Education International
Education International

Education International speaks on behalf of workers and trade unions at UN high-level forum

published 20 July 2016 updated 1 August 2016

Meeting in New York City, the High-Level Political Forum is convening to review the progress on the Sustainable Development Goals, and EI is there to share the voice of the trade union movement.

The High-level Political Forum reviews progress on meeting the Sustainable Development Goals and takes place at the UN in NYC in July every year. It aims to “provide political leadership, guidance and recommendations on the 2030 Agenda’s implementation and follow-up; keep track of progress of the SDGs; spur coherent policies informed by evidence, science and country experiences; as well as address new and emerging issues.”

Education International (EI)’s Antonia Wulff spoke on behalf of the Workers and Trade Unions in the session on multi-stakeholder engagement looking specifically at the role of different stakeholders. The Workers and Trade Unions statement raised concerns about the assaults on trade unions and the decent work agenda seen across the globe as well as the lack of public financing to ensure human rights and decent work for all.

Wulff proposed  “courageously and coherently” broadening the scope of social dialogue as a way to overcome tensions between the economic and social pillars of sustainable development. She also expressed concern that SDG 10 (reducing inequalities) did not have a “mother agency” or ministry to ensure its implementation.

National Voluntary Reviews

At the centre of the discussions are the so-called National Voluntary reviews. This is a voluntary process where countries can sign up to review and present progress made. Twenty-two countries signed up during the first year alone – learn more here.

With less than a year having passed since the adoption of the SDGs, the reviews are challenging to carryout. Countries have focused on analysing their progress to date, and on integrating the SDG targets in national plans and strategies. Many of the 22 countries have put some mechanism into place to include civil society in these processes, with Norway, Finland and Germany including representatives of civil society as part of their official presentations. In the case of Germany, it was Ansgar Klinger, of the teachers’ union GEW who presented a joint statement on behalf of NGOs, trade unions and private sector, calling for structured and binding stakeholder participation in implementation of the SDGs.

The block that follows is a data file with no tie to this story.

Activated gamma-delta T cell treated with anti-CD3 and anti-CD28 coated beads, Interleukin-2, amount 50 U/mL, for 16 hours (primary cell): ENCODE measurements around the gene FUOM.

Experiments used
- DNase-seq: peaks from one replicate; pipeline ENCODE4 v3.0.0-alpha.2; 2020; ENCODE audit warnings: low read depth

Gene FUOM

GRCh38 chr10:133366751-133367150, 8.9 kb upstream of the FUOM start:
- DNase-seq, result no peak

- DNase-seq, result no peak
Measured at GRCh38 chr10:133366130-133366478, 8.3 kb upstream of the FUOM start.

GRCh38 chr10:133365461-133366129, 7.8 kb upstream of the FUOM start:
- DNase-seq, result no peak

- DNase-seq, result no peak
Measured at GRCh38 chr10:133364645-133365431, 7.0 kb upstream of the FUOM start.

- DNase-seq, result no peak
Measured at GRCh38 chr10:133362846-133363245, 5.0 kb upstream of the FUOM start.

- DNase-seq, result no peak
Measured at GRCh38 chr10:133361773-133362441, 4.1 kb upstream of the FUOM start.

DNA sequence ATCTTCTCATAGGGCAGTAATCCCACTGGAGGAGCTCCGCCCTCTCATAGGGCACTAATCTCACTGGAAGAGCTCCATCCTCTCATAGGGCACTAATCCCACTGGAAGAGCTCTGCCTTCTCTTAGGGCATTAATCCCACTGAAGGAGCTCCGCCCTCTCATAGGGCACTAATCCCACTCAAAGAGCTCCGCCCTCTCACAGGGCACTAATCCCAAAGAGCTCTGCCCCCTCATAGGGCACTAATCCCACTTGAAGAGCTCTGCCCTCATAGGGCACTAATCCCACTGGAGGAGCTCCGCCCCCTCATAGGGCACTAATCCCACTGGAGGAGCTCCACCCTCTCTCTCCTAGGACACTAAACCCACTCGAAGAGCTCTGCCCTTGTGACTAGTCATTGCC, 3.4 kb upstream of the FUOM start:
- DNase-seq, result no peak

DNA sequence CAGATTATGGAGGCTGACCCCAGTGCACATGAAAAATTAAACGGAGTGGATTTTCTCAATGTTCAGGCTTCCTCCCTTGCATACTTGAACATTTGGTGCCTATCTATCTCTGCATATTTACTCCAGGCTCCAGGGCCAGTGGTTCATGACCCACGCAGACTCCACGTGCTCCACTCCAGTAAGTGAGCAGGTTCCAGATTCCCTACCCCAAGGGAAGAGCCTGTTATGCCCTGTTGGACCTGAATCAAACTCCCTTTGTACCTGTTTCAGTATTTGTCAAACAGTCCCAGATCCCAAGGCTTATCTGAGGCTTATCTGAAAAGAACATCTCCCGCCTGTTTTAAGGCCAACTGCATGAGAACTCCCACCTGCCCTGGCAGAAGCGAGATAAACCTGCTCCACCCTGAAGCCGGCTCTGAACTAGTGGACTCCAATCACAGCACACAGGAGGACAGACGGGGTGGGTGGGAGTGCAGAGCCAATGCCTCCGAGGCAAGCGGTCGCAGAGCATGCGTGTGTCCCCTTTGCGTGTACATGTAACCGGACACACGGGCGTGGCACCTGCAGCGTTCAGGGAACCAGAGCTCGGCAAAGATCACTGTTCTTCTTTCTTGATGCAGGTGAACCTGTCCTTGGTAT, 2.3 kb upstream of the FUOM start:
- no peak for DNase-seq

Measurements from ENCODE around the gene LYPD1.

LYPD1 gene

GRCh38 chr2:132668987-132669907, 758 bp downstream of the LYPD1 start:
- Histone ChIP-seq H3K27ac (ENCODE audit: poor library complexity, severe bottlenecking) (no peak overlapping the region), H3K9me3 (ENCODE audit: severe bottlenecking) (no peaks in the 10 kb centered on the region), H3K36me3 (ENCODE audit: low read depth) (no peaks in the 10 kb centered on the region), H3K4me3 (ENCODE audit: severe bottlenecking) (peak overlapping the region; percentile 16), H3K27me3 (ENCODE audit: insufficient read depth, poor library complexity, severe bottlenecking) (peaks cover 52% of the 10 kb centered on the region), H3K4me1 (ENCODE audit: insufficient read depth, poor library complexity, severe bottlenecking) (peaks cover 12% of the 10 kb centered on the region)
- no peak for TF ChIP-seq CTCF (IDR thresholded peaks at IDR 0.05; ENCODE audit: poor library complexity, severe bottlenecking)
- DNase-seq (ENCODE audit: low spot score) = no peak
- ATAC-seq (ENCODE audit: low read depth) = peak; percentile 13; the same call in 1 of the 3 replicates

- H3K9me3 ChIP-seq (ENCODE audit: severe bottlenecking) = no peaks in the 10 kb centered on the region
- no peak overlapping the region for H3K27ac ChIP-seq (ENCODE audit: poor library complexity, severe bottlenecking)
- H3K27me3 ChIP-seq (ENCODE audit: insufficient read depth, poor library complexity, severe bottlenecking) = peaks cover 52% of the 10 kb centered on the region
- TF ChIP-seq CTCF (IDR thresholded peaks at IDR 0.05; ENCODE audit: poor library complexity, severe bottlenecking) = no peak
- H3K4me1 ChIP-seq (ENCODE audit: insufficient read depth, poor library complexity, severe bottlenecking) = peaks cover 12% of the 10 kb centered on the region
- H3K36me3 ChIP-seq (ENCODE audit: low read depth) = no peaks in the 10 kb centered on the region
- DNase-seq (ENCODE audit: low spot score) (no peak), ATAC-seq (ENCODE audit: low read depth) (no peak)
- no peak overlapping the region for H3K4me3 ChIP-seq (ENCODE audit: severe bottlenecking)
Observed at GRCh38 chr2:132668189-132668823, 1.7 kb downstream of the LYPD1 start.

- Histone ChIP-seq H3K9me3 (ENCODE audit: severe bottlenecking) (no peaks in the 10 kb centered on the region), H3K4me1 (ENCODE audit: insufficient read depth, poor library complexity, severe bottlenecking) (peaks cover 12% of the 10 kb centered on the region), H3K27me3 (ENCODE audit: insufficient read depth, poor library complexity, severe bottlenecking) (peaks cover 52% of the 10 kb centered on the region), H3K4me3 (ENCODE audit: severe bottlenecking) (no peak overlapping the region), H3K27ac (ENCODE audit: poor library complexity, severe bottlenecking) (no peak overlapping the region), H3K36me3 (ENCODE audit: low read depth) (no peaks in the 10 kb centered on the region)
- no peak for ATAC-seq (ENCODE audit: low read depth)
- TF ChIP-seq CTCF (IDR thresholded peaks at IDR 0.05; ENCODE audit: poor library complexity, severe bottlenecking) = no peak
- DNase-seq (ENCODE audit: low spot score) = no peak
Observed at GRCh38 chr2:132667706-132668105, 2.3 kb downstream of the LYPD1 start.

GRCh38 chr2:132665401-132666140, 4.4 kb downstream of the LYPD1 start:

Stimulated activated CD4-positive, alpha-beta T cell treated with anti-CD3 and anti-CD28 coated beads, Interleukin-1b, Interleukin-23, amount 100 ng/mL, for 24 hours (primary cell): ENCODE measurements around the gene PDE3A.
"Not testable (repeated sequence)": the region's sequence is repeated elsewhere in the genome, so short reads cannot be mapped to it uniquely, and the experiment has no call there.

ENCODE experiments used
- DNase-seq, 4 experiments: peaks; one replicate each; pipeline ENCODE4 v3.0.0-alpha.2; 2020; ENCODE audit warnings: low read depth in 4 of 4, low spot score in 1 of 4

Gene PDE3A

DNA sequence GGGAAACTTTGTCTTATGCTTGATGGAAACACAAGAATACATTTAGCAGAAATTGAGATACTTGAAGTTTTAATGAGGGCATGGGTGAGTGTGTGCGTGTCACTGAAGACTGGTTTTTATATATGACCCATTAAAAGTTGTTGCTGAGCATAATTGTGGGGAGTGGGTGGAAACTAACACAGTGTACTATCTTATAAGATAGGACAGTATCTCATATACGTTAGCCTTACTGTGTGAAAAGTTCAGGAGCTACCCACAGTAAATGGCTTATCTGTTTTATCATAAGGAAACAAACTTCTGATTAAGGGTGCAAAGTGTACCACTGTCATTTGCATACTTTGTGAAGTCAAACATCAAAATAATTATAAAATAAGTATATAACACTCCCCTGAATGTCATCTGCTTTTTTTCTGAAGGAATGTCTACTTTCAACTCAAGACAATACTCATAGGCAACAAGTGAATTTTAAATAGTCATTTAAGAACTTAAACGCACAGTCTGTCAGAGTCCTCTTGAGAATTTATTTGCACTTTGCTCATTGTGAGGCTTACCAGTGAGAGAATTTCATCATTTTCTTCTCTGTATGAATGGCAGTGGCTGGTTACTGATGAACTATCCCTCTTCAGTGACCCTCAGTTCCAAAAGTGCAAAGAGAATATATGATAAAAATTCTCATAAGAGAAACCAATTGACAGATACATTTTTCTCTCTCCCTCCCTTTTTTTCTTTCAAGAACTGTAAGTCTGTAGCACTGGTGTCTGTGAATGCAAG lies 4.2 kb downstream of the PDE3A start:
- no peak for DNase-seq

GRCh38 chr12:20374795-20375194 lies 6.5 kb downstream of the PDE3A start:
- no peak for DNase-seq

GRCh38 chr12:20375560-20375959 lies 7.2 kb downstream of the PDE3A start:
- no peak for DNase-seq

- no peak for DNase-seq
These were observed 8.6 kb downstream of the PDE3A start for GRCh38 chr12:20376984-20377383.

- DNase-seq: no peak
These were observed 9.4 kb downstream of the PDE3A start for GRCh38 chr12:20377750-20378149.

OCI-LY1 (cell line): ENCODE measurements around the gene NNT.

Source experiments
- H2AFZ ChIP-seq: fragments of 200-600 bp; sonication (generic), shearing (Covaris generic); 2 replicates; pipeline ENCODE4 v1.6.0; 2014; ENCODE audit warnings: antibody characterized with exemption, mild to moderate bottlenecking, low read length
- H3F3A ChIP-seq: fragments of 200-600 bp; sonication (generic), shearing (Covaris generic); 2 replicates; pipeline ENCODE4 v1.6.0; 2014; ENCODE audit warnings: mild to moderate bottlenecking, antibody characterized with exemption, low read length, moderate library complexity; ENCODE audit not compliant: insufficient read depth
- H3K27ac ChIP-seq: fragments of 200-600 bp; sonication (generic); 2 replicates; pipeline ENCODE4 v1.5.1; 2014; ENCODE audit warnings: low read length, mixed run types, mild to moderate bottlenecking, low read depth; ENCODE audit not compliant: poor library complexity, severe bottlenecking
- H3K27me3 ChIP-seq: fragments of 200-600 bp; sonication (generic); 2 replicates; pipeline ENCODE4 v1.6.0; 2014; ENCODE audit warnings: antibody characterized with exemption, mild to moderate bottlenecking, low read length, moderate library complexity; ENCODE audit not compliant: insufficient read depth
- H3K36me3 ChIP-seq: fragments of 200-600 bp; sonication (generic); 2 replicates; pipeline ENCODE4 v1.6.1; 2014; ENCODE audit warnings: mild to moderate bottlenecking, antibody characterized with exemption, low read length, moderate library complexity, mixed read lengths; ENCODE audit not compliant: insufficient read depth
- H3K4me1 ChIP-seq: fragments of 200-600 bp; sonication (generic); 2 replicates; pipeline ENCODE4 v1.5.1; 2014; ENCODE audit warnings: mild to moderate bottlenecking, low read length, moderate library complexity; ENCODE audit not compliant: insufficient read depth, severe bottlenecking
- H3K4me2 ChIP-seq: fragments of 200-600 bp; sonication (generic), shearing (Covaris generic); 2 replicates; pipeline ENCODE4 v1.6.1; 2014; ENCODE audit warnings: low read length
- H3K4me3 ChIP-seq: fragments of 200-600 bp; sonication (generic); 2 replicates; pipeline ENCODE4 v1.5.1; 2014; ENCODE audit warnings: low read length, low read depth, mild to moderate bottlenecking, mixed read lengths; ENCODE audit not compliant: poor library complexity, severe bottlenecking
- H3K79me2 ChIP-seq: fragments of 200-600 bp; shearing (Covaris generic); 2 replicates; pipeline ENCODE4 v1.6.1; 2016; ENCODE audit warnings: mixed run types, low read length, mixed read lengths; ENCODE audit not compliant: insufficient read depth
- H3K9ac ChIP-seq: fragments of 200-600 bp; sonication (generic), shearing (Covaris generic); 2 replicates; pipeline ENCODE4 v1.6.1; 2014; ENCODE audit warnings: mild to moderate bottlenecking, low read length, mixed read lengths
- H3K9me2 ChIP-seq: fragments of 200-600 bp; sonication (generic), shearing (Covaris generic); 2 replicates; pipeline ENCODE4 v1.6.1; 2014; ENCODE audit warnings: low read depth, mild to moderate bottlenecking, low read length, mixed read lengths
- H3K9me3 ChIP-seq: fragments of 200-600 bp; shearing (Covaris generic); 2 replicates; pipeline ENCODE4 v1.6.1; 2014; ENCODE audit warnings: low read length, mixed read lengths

Most countries have highlighted education as an area where good progress already has been made, with countries like Finland highlighting free tuition at all levels of the education system and free school lunches for all as key success factors.

Strengthening and broadening social dialogue was highlighted as both a means and an end of the Agenda 2030, and a best practice for democratic and participatory decision-making. It is also a powerful tool for resolving the inherent tensions between the social and economic pillars of the SDGs.

Finally, the goal on reducing inequality within and between countries was highlighted as a priority, especially given that there is no obvious agency or ministry in charge of implementation.